"Parliaments, Climate Change, and Intergenerational Justice" Seminar
Evidence keeps mounting of the devastating impact of climate change. The August 2021 report of the Intergovernmental Panel on Climate Change (IPCC) warns humanity that climate change is intensifying and that the impacts are being seen all around us and will only get worse unless serious actions are taken to limit and reverse our damage to the planet’s climate.
While climate change affects everyone, its devastating impacts are felt more severely by some regions and populations than others. Too often, those worst affected are those with the least voice and power to make change. Island countries, those affected by desertification, and vulnerable to extreme weather phenomena are often the poorest and most marginalized nations with little voice in international fora. There’s also inter-generational inequity. Obviously, with a rapidly worsening climate change outlook, young people and future generations will be continue to face growing threats to well-being and even survival. However, structurally, representative democracy represents those who currently vote. Not only does this of course exclude those under the voting age and future generations, it also typically marginalizes even young people of voting age who are badly underrepresented in parliaments and other elected institutions where decisions about how to address climate are made.
In this disturbing context, young people have taken the lead in insisting that our elected representatives do much more to come up with and implement real actions to limit climate damage and bring our planet back from the brink. Youth movements like the climate strike movement have highlighted the crisis and forced climate change to the top of the policy agenda around the world.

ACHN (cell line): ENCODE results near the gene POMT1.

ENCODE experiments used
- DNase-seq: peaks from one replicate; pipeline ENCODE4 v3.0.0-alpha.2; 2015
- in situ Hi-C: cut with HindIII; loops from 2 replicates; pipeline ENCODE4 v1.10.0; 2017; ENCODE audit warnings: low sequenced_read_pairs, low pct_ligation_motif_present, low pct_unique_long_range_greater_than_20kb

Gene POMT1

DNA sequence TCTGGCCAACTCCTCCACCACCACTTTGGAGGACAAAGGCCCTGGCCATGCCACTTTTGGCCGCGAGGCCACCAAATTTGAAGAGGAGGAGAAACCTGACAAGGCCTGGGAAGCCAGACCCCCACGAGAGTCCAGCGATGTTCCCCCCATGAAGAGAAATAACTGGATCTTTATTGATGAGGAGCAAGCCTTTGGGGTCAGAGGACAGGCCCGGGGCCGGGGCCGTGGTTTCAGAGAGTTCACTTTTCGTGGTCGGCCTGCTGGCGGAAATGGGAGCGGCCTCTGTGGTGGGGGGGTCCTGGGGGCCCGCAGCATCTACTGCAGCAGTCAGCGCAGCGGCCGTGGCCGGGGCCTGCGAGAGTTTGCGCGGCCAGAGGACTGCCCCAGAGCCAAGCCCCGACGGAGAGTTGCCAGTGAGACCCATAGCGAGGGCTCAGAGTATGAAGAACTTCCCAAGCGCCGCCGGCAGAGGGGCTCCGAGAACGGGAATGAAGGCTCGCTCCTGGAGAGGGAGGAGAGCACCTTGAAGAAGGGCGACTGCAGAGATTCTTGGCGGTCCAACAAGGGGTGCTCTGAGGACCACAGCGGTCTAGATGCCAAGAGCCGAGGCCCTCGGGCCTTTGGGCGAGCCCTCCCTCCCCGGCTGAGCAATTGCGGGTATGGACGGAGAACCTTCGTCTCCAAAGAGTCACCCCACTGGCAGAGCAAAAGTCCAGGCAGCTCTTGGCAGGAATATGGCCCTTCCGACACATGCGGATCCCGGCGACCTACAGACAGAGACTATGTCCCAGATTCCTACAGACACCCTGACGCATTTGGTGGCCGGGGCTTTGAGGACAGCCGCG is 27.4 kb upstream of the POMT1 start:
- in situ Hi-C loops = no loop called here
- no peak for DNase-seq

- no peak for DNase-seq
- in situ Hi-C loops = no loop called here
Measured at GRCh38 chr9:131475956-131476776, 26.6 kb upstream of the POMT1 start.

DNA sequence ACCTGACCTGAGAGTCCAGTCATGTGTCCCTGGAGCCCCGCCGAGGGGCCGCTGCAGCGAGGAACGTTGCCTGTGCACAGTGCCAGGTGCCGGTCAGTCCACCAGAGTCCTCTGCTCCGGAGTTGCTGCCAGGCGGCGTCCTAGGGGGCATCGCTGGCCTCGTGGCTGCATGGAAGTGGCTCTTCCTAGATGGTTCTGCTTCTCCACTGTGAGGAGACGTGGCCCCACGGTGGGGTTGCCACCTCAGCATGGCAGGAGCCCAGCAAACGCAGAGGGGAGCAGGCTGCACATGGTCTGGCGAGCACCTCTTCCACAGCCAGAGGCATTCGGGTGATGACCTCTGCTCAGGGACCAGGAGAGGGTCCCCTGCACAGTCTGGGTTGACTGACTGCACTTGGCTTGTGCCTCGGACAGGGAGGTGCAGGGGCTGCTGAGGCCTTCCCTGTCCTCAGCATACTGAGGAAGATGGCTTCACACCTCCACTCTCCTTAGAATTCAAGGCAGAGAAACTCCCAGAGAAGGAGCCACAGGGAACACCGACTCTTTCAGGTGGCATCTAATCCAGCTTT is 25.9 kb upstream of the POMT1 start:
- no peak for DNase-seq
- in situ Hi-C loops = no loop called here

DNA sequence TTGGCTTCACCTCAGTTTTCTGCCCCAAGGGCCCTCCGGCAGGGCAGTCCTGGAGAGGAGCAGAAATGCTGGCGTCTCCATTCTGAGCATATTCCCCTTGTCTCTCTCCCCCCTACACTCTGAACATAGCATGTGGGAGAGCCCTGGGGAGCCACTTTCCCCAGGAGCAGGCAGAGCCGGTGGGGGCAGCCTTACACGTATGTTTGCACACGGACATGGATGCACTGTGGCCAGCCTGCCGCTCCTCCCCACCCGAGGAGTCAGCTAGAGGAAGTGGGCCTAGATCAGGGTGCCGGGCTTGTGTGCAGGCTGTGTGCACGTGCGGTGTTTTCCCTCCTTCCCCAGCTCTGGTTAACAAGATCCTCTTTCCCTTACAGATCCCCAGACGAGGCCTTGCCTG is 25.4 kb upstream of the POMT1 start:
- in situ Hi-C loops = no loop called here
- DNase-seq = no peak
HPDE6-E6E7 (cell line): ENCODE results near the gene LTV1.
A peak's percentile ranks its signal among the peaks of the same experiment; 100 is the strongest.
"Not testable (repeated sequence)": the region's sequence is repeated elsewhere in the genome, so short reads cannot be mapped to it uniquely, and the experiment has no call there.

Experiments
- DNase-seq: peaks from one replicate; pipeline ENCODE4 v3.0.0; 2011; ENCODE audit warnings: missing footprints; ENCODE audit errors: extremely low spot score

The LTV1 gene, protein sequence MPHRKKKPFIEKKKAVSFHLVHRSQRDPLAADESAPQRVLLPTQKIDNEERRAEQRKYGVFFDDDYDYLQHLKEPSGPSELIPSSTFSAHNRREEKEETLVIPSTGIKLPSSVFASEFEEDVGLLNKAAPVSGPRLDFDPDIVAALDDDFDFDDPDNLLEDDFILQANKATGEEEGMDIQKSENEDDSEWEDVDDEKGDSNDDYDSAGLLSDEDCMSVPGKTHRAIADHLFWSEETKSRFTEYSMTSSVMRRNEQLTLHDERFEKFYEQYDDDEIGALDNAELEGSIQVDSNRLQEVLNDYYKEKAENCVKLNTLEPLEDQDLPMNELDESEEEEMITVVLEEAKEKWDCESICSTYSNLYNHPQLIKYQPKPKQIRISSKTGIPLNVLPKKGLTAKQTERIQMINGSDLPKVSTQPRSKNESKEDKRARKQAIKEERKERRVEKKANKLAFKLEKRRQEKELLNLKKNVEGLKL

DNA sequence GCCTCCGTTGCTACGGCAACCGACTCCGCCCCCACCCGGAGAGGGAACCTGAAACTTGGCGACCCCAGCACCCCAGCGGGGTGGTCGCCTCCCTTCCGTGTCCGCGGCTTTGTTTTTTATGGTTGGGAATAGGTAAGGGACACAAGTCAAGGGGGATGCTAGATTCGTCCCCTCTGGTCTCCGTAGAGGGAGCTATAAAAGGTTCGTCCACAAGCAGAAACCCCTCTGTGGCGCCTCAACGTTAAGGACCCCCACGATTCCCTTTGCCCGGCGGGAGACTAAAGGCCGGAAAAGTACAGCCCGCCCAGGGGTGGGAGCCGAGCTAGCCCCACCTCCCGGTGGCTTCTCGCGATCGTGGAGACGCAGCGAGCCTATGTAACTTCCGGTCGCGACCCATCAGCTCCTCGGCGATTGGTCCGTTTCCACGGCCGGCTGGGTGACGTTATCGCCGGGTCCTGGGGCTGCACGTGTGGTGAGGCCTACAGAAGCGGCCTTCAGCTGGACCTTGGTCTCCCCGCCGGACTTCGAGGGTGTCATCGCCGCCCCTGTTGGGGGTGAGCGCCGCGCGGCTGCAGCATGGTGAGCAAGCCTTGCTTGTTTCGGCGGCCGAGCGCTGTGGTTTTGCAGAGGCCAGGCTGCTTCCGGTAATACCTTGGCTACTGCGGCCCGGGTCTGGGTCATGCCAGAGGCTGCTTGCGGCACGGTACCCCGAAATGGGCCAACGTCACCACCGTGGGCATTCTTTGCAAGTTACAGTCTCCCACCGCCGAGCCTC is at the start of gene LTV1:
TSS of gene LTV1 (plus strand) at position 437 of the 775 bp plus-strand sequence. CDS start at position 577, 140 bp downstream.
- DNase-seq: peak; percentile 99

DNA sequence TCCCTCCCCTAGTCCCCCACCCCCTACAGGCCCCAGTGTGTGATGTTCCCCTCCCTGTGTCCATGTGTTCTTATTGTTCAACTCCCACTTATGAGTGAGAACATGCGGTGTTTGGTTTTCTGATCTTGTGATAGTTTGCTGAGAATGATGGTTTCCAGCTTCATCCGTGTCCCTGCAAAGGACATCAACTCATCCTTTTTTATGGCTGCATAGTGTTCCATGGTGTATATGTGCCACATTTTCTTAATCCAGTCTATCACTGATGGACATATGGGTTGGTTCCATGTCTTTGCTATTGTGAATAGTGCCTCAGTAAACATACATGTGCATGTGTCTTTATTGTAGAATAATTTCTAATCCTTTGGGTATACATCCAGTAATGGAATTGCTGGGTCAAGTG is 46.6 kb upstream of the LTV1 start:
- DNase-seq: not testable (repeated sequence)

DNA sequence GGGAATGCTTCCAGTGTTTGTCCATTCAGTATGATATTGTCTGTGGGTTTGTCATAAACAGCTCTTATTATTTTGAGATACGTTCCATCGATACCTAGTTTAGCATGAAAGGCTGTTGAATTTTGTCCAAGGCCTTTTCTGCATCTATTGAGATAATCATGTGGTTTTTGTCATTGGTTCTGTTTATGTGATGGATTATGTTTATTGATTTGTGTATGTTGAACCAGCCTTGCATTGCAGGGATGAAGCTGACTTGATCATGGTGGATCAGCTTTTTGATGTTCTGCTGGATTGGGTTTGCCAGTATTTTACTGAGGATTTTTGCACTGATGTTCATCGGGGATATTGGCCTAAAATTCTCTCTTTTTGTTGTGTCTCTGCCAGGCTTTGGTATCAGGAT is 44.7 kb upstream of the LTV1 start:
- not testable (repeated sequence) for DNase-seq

Nevertheless, the brave campaigning by so many young people does not impact the structural exclusion of young people’s voices in democratic decision-making. As soon as movements naturally subside, the voice and impact of youth concerns – whether on climate or indeed any other issue – risks again being marginalized, with potential devastating impacts for life on this planet.
In this interactive seminar we explored the question of Parliaments, Climate Change, and Intergenerational Justice from diverse perspectives. Our focus on parliaments underlined that they are the unique institution that engages citizens in the formal governance process in representative democracy, responsible for legislation, oversight of the executive, and voting the budget. Parliaments are at the heart of strategies to enhance inter-generational democracy.
The seminar began with brief presentations from leading activists and experts in the fields of parliaments, climate change, and youth democratic engagement. Then the session opened to participants to share their perspectives and propose practical solutions.